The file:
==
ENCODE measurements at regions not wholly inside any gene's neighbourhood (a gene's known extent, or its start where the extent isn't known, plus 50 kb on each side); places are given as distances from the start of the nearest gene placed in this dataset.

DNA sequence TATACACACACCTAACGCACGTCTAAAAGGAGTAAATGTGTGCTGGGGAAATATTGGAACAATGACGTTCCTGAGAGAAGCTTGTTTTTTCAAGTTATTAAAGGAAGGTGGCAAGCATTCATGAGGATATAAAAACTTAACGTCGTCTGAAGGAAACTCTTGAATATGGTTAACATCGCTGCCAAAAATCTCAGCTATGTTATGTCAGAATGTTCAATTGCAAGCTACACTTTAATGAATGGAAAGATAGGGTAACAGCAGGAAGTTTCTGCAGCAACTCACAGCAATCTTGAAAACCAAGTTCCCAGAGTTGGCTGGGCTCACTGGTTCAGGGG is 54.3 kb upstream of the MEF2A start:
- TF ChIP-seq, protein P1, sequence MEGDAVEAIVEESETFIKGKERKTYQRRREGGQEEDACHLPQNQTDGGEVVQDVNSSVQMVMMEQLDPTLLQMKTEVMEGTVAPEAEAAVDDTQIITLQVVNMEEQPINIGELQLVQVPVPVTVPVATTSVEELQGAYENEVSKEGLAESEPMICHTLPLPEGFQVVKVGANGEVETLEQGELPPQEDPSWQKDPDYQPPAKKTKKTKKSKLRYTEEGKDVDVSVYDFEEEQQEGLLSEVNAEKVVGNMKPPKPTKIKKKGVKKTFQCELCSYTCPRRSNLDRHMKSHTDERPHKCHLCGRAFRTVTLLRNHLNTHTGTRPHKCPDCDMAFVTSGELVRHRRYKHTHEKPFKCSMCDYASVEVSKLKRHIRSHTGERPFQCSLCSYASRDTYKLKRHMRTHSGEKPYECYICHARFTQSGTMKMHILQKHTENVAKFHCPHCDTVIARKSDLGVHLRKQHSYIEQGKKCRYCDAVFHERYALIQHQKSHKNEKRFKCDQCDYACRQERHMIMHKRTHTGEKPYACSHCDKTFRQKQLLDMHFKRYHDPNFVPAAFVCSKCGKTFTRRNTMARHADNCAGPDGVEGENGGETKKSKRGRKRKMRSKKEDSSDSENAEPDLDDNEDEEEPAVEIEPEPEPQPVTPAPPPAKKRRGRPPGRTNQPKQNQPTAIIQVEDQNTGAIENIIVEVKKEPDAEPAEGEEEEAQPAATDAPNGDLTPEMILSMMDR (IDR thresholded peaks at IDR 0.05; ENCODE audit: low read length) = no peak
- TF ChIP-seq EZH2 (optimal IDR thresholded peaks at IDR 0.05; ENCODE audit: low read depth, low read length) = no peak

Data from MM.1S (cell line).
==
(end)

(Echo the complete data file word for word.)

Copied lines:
ENCODE measurements at regions not wholly inside any gene's neighbourhood (a gene's known extent, or its start where the extent isn't known, plus 50 kb on each side); places are given as distances from the start of the nearest gene placed in this dataset.

DNA sequence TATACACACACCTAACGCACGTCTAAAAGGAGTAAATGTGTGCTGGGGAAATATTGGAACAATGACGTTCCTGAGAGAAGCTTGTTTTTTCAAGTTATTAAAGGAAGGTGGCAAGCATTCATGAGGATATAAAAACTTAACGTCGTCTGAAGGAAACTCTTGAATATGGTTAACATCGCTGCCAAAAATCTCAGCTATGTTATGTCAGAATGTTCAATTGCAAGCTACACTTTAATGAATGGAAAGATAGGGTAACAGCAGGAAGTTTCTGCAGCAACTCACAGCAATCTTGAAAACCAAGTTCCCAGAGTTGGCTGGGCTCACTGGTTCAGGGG is 54.3 kb upstream of the MEF2A start:
- TF ChIP-seq, protein P1, sequence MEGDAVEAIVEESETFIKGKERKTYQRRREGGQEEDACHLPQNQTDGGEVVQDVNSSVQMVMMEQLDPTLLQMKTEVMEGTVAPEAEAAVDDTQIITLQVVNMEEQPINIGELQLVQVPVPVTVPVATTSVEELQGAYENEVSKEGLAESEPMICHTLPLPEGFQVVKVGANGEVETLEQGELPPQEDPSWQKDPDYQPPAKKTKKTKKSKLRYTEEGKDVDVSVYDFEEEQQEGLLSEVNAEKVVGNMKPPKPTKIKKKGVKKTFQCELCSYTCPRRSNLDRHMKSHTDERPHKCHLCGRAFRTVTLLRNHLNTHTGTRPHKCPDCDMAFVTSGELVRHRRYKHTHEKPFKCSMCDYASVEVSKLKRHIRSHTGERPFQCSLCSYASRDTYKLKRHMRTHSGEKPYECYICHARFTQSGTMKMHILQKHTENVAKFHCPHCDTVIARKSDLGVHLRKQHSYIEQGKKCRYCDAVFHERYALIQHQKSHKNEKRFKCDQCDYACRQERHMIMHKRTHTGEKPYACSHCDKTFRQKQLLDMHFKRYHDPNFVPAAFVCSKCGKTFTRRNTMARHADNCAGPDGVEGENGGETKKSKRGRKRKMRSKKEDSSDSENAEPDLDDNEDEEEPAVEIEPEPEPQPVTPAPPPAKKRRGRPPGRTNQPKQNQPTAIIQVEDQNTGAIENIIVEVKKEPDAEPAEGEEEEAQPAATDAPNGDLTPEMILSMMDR (IDR thresholded peaks at IDR 0.05; ENCODE audit: low read length) = no peak
- TF ChIP-seq EZH2 (optimal IDR thresholded peaks at IDR 0.05; ENCODE audit: low read depth, low read length) = no peak

Data from MM.1S (cell line).